Kit Reed (when not signing her suspense novels Kit Craig and publishing one horror novel as Shelley Hyde) and Brian Aldiss have been hugely prolific, often challenging (never more to the reader than to themselves) writers in the decades since; Rosel George Brown wrote increasingly impressive short fiction and a few novels before her early death; Pauline Ashwell, sometimes publishing as Paul Ash, was not hugely prolific but published consistently impressive work--her perceived audience was such that a short novel she saw published in Analog has never been reprinted in book form, but her work is widely respected and enjoyed by those in the know; Louis Charbonneau, not the Canadian Human Rights Watch executive and bilingualism advocate (IMDb currently confuses them), went on to write several sf novels in the 1960s, novelized at least one unproduced film script and wrote the treatments for two episodes of  the original series of The Outer Limits, published westerns as Carter Travis Young beginning in 1960, and eventually moved more in the direction of writing horror and particularly suspense novels in the 1970s, along with the westerns/historicals under his own name Down from the Mountain and Trail: The Story of the Lewis and Clark Expedition: A Novel.
Rosel George Brown, 1966
There is something to be said for honoring the work of living writers while they're living, and perhaps praising some writers too young will discourage growth, but somehow I suspect the encouragement will more often be worthwhile. I'm glad I got to meet Kit Reed and tell her how much I've enjoyed her work over the years; didn't seize what opportunity I had with the others (though of course Brown had died before I was reading much beyond Seuss and Golden Books). More to say soon. 

For more typical book reviews this week, please see Patti Abbott's blog. 







































































12 comments:

noirencyclopedia said...

Many thanks for this. It's really quite boggling that the Hugo voters preferred "No Award" to any of those five writers. I wonder if there was some now-forgotten fan politicking going on, or something?

Todd Mason said...

I think it was a matter of nonchalance. They mostly hadn't bothered to read any of them yet, I suspect.

Mathew Paust said...

Can't let the women get a leg up, now, can we? Thanks for this, Todd. Fascinating.

Todd Mason said...

Dunno how much that was a factor...hope it wasn't. Might've been. This was the first Hugo set of nominees, in '59, to include women or their work.

Gerard Saylor said...

Neat write-up. Thanks.

noirencyclopedia said...

They mostly hadn't bothered to read any of them yet, I suspect.

That's never stopped Hugo voters from voting . . .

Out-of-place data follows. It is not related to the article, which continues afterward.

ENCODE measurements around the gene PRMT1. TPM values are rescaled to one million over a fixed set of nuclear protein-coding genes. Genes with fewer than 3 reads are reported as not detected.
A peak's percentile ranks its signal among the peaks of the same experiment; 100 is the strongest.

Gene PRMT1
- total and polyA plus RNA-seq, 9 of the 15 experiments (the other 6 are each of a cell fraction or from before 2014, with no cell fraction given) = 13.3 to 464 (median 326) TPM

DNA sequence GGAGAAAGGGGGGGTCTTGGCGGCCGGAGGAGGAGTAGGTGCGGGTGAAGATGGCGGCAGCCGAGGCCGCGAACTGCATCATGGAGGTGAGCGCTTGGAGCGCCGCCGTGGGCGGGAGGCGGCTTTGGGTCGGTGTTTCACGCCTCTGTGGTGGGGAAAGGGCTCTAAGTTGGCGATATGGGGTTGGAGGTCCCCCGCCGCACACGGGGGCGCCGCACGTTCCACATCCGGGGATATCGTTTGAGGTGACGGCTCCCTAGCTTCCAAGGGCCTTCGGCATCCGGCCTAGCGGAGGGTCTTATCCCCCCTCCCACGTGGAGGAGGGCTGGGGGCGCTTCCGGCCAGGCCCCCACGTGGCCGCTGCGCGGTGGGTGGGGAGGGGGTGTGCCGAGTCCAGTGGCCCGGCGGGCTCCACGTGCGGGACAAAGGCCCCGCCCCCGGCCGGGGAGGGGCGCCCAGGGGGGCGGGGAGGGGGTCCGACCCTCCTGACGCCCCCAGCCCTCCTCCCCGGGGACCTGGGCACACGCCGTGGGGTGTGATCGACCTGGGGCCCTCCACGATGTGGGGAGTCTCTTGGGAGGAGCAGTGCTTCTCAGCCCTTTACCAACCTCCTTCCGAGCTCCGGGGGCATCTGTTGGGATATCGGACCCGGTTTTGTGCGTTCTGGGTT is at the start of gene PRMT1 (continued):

Todd Mason said...

Too true, Paul, about Hugo voters...

Thank you, Gerard...

Paul Fraser said...

Interesting post. Not the worst 'No Award' result (Gene Wolfe) but a poor show nevertheless.
Pauline Ashwell is a name I know but either haven't read (unlikely) or it didn't register. I will dig something of hers out.

Todd Mason said...

Slightly less than half of her stories were published as by "Paul Ash"...and she apparently wrote romance fiction under another name or two or so...

I'd say the circumstances of Wolfe being announced the winner only to be told it was a mistake after he was making his way to the podium made that certainly worse in the awkwardness of it at the time...or do you suggest that it was an even greater injustice as a non-award? Perhaps. Still a pretty snotty slap at the writers with relatively new careers they're embarking on, the 1959 result.

It occurred to me today that not only have three of the five (and all the survivors till 2017) of the 1959 shortlist died this year, but so did the first recipient of the John W. Campbell Award which in 1973 became the new-writer Not Quite Hugo, Jerry Pournelle. We lost shortlister George Alec Effinger too young, but, happily, the other nominees for the first award are still with us: Ruth Berman, George R. R. Martin, Robert Thurston and Lisa Tuttle, who came back to win the award, along with Spider Robinson in a vote-tie, in 1974. (And not to be confused with the John W. Campbell Memorial Award, whose 1973 first recipient, Barry N. Malzberg, is also still with us, along with runners-up James Gunn and Christopher Priest.)

Todd said...

The new ANSIBLE carries the datum that the shortlist for the Hugos in 1956 were actually pioneering thus:

Leigh Brackett was revealed as the first ever woman finalist for the best-novel Hugo (with The Long Tomorrow) when the 1956 shortlist was at last unearthed from an old Worldcon PR. (www.thehugoawards.org)

So the old notion I refer to in comments above is proven untrue, if too close to true.

ANSIBLE: http://news.ansible.uk/a363.html

tbritz13 said...

I am currently reading Story First by Kit Reed and am finding it to be one of the best books on the writing of fiction that I've read, and that is quite a few. growing up with science fiction I've been familiar with Kit Reed by name, but had never read anything by her. I plan on remedying that shortly.

Todd Mason said...

Good idea! Thanks for the rec. Denis Johnson was apparently a fan of the Reed text, as well.